Military Appeals FAQs | Timing, Cost, and Procedures

Below are listed some of the most common questions I receive from clients.  If your question is not listed or you want more information, please feel free to call.  All consultations are free.

1) Can I appeal?

The first question you probably have is whether you can appeal your court-martial conviction.  Put simply, you have an automatic right to an appeal if your approved court-martial sentence included:  1) death; 2) a dishonorable discharge; 3) a bad-conduct discharge; 4) a dismissal; or 5) confinement for one year or more.

If you do not have one of the above sentences, you do not have an automatic right to an appeal before a military court.  Instead, if you were convicted at a general court martial (and did not receive one of the above punishments), your case will be reviewed by the Judge Advocate General.

In either situation, a highly experienced appellate counsel can make all of the difference.  Even with a right of appeal where the service Court of Criminal Appeals must hear your case, what issues you raise before the court and how you frame your arguments can make a big impact on whether relief is granted.

2) Should I appeal?

With very few exceptions, I believe it is usually in a military member’s best interest to appeal his or her court-martial conviction.  While courts-martial may try to get it right, the JAG prosecutors are often have less than two years of trial experience and the members (jurors) are regular folks without specialized legal training.  And even though the military judge should have a reasonable amount of trial experience, even this is not guaranteed.  The result is trials with numerous mistakes and errors.  Will every error cause a court-martial conviction to be overturned?  No.  But an experienced military appeals attorney can make the most of  your case.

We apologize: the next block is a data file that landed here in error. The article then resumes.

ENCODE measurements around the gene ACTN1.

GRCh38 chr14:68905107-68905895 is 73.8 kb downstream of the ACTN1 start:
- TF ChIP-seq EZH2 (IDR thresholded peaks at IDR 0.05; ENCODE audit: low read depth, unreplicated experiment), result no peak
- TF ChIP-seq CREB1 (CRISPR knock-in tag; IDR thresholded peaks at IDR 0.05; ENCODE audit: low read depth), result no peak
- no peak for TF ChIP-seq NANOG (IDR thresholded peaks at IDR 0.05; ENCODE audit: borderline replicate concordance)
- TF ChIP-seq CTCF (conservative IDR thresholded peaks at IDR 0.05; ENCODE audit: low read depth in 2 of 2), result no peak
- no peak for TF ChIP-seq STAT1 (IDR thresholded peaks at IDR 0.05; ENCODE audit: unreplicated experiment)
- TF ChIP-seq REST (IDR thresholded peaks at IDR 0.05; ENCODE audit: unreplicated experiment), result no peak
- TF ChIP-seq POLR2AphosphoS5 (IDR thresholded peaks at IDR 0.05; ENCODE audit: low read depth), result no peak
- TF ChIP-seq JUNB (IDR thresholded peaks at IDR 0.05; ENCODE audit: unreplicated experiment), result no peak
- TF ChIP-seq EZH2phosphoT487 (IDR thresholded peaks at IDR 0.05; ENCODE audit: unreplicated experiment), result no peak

3) Why should I hire an attorney when the government gives me one?

If you have the right to appeal, the government is required to assign you a court-martial appeals counsel.  Generally speaking, though, even the most experienced military appellate counsel will only have two years or less of experience.  After that, court-martial appellate counsel are usually transferred to a new assignment.  Do you want an appellate counsel with maybe two years of experience?  While that is something you must decide, I recommend you read why I believe using military appellate counsel is not always in your best interest.

If you’d like more information, either about the process or to discuss your case, please contact me for a free consultation.